Canada joins nations banning sale of ICE vehicles

It seems that more and more nations are beginning to adopt a policy of allowing only brand new electric-powered vehicles to be sold in their jurisdictions in the near future. Recently, Indonesia (currently Southeast Asia’s largest motorcycle market) declared that no more brand new Internal Combustion Engine (ICE) motorcycles should be sold in the country by 2050.

Singapore also adopted a similar policy by banning motorcycles they consider “old” from their streets by 2028. India, as well as some European nations, had already enacted similar measures earlier. Now, Canada is the newest country that’s taking on drastic measures to significantly cut greenhouse gas emissions.

In a recent announcement from the Canadian government agency, Transport Canada (TC), which is the Philippines’ DOTr counterpart, they are accelerating the complete eradication of ICE-powered vehicles by outlawing them by 2035 – which is 5-years earlier than the original 2040 plan.

“Today, we take another important step on the road to net zero by accelerating our zero-emission vehicle targets to 2035. Achieving this target will require all Canadians, and businesses big and small, to embrace the change and go electric. That is why we will continue to invest in measures that put Canadians in the driver’s seat to a net zero future,” said Seamus O’Regan Jr , the Canadian minister of natural resources.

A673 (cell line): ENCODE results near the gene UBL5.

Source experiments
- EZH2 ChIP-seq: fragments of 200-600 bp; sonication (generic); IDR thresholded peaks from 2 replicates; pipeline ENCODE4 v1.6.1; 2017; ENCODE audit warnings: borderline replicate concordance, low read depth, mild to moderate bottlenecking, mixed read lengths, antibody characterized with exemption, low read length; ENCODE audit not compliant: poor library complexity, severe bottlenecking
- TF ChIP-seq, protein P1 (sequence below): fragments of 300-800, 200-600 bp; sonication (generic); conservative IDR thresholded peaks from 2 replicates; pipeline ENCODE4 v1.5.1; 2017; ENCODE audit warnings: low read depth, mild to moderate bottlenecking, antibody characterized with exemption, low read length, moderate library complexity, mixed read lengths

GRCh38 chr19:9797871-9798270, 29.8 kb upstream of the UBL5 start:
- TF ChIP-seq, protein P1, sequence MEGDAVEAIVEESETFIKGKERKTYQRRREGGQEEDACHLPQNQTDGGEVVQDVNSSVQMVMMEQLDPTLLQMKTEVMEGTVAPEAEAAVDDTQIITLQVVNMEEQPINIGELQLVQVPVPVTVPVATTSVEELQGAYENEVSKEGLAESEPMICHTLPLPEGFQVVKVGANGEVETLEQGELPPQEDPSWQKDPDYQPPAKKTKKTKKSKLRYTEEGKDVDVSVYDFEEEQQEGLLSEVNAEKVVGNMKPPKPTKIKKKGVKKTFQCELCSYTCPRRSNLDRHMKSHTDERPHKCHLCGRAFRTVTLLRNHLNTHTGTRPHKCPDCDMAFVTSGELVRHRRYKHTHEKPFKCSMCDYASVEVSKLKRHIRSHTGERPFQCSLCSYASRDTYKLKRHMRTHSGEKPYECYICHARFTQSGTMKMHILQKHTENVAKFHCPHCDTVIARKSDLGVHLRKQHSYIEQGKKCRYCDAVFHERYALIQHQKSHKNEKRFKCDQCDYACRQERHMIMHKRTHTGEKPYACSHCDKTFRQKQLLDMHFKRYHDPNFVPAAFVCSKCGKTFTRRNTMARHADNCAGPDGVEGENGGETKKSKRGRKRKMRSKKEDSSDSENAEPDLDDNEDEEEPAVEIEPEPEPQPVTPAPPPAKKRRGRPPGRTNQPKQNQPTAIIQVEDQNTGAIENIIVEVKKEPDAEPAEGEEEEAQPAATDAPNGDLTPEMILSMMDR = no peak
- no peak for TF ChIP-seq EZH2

To put it simply, the sale of all brand-new, light to medium duty road vehicles powered by internal combustion engines will be banned by 2035.

Are ICE motorcycles included in the ban?

Well, that’s still for clarification. According to, this is what the Canadian government had to say about two-wheelers being included in the ban:

“Transportation is the second-largest source of greenhouse gas emissions in Canada, accounting for a quarter of Canada's total emissions. At the moment, the Government of Canada’s objective is to reduce emissions from cars and light trucks, which together represent half of transportation greenhouse gas emissions.”

As such, it looks like motorcycles are safe for the mean time.

Will the Philippines follow?

Currently, Pinoy petrol heads have nothing to worry about, since our country has yet to come up with a clear-cut and cost-effective policy to reduce our greenhouse emissions. In fact, the current emissions restriction for motorcycles is still at Euro-3. But who knows?

The election season is just around the corner and it is very likely that one of the candidates seeking office may just have an EV-only policy included in his or her platform.